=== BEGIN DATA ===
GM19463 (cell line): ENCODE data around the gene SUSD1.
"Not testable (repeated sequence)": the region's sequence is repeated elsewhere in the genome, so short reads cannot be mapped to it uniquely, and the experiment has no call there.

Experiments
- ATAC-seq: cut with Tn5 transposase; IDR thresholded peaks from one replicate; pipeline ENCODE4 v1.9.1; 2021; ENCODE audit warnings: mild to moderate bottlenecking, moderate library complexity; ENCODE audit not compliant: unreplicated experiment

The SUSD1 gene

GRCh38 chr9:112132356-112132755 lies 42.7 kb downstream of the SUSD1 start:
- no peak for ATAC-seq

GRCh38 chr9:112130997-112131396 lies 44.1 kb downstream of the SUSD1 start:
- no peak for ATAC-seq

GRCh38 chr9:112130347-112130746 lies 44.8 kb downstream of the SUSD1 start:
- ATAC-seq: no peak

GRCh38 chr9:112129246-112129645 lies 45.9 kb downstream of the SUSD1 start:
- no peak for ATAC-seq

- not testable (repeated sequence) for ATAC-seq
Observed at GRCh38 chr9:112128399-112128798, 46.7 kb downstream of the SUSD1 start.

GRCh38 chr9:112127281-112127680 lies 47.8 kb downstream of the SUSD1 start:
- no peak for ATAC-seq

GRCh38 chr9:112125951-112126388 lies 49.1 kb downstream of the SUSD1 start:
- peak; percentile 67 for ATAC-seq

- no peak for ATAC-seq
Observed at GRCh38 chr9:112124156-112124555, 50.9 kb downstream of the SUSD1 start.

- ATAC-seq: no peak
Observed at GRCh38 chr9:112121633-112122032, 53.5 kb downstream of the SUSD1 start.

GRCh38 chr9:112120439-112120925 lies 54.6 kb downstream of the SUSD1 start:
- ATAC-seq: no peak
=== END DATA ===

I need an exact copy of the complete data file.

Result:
GM19463 (cell line): ENCODE data around the gene SUSD1.
"Not testable (repeated sequence)": the region's sequence is repeated elsewhere in the genome, so short reads cannot be mapped to it uniquely, and the experiment has no call there.

Experiments
- ATAC-seq: cut with Tn5 transposase; IDR thresholded peaks from one replicate; pipeline ENCODE4 v1.9.1; 2021; ENCODE audit warnings: mild to moderate bottlenecking, moderate library complexity; ENCODE audit not compliant: unreplicated experiment

The SUSD1 gene

GRCh38 chr9:112132356-112132755 lies 42.7 kb downstream of the SUSD1 start:
- no peak for ATAC-seq

GRCh38 chr9:112130997-112131396 lies 44.1 kb downstream of the SUSD1 start:
- no peak for ATAC-seq

GRCh38 chr9:112130347-112130746 lies 44.8 kb downstream of the SUSD1 start:
- ATAC-seq: no peak

GRCh38 chr9:112129246-112129645 lies 45.9 kb downstream of the SUSD1 start:
- no peak for ATAC-seq

- not testable (repeated sequence) for ATAC-seq
Observed at GRCh38 chr9:112128399-112128798, 46.7 kb downstream of the SUSD1 start.

GRCh38 chr9:112127281-112127680 lies 47.8 kb downstream of the SUSD1 start:
- no peak for ATAC-seq

GRCh38 chr9:112125951-112126388 lies 49.1 kb downstream of the SUSD1 start:
- peak; percentile 67 for ATAC-seq

- no peak for ATAC-seq
Observed at GRCh38 chr9:112124156-112124555, 50.9 kb downstream of the SUSD1 start.

- ATAC-seq: no peak
Observed at GRCh38 chr9:112121633-112122032, 53.5 kb downstream of the SUSD1 start.

GRCh38 chr9:112120439-112120925 lies 54.6 kb downstream of the SUSD1 start:
- ATAC-seq: no peak